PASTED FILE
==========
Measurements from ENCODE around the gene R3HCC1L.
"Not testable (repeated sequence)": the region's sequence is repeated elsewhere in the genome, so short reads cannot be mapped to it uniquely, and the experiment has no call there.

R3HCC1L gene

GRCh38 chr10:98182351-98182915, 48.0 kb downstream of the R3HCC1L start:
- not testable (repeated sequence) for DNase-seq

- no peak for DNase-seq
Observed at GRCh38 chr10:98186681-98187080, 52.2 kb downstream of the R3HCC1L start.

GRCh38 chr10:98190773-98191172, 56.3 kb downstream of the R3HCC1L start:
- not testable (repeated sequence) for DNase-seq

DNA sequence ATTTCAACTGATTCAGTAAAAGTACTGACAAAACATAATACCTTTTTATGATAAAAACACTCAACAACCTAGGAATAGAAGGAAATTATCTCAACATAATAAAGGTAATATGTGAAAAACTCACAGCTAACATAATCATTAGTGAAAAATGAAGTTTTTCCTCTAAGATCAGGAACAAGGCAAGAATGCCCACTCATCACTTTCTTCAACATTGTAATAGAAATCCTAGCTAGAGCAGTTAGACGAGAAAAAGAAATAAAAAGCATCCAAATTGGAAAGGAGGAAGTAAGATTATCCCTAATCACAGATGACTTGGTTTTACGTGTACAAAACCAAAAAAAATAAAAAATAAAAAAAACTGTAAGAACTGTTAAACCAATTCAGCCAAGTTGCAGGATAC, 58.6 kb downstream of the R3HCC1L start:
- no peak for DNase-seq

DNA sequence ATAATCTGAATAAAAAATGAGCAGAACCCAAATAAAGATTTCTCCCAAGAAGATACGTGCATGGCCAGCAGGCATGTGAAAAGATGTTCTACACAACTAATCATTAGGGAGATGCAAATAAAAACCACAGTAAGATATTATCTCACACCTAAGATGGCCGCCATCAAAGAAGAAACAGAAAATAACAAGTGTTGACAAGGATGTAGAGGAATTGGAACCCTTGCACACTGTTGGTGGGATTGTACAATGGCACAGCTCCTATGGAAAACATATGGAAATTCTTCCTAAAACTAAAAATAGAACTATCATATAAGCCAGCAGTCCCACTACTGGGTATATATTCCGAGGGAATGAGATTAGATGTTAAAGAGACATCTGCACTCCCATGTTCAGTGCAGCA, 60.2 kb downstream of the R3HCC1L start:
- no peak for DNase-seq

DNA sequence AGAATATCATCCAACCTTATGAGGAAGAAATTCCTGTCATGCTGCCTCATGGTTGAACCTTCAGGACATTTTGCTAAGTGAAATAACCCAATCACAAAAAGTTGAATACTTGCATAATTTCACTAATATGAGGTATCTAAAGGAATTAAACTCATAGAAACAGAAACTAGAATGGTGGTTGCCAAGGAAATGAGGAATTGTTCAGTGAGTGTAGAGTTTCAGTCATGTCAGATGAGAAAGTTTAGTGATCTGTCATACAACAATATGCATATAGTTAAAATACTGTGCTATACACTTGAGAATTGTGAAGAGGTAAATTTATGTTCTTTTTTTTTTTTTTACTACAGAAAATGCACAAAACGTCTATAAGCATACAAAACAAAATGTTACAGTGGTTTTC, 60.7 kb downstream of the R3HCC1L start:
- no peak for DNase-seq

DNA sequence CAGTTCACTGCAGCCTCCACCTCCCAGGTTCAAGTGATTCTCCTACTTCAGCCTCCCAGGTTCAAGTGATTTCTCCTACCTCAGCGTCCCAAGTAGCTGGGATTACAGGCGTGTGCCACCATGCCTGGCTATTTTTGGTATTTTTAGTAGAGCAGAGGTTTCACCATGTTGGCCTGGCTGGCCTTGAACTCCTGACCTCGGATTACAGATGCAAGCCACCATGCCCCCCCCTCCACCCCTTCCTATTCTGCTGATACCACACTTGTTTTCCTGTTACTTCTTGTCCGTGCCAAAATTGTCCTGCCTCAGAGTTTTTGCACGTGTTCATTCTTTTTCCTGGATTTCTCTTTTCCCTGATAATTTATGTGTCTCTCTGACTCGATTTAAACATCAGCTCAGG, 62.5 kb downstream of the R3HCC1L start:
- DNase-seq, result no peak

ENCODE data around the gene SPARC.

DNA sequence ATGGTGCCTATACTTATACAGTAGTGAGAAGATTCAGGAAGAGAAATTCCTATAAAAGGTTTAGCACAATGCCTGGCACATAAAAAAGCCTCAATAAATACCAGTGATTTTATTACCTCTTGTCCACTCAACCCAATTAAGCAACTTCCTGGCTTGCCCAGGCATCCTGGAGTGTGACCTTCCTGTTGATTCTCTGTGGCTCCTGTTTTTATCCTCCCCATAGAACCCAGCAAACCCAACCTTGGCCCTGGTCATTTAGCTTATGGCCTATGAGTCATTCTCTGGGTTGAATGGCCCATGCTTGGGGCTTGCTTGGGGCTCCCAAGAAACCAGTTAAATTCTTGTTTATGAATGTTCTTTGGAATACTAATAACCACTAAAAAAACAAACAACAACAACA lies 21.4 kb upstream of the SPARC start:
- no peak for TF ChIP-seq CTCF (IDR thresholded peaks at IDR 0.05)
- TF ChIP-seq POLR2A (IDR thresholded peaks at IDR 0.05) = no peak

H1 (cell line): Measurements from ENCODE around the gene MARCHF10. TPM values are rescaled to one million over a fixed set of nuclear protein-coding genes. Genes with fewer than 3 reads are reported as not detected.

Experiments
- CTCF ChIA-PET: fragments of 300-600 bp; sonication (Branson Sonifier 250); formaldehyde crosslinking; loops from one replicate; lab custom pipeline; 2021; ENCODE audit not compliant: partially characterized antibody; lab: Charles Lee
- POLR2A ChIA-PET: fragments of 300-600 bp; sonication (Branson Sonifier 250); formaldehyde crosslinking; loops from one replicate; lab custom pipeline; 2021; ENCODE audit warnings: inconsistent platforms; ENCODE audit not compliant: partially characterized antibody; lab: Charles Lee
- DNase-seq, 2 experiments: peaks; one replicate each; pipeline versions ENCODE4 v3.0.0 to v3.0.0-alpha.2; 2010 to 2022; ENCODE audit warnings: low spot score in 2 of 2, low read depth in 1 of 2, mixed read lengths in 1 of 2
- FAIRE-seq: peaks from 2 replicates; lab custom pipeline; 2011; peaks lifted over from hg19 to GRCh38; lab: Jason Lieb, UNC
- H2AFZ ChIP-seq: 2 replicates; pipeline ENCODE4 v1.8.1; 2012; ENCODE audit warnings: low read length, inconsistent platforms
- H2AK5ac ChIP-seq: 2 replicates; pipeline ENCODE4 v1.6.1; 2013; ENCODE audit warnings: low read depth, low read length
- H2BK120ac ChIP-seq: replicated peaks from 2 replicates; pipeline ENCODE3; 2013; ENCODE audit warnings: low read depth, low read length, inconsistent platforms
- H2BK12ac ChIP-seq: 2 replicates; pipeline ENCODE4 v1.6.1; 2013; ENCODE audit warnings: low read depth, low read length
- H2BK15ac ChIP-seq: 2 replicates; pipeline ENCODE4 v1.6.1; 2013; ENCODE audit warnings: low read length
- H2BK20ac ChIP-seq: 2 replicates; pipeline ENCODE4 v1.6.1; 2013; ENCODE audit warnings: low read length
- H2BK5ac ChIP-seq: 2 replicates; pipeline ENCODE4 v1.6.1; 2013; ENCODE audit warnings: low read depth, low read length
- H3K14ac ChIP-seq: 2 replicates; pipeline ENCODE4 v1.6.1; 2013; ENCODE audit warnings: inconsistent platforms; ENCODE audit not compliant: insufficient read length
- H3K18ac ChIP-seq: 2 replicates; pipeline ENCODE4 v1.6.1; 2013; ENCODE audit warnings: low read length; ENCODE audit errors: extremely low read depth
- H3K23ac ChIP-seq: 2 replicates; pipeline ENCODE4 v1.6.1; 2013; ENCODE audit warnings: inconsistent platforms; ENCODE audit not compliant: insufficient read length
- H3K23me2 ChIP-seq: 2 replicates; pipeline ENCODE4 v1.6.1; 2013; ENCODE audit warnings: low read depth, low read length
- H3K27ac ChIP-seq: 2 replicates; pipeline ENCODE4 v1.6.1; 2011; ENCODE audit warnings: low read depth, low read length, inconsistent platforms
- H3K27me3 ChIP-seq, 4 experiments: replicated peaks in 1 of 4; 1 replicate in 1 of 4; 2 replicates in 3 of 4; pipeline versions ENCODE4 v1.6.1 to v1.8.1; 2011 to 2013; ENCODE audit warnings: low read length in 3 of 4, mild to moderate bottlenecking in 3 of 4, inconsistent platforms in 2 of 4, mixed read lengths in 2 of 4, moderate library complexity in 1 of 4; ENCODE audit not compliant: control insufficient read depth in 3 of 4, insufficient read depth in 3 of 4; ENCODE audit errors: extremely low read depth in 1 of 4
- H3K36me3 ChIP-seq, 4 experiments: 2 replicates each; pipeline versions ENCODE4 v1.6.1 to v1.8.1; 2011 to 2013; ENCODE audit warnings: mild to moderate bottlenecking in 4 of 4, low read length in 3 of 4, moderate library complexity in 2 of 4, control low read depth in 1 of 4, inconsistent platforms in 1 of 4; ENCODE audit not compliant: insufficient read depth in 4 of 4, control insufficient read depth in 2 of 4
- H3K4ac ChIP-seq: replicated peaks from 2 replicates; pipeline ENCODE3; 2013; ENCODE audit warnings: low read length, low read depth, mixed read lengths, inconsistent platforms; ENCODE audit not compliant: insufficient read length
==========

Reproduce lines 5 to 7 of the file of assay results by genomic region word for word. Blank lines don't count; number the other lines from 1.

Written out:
- not testable (repeated sequence) for DNase-seq

- no peak for DNase-seq
Observed at GRCh38 chr10:98186681-98187080, 52.2 kb downstream of the R3HCC1L start.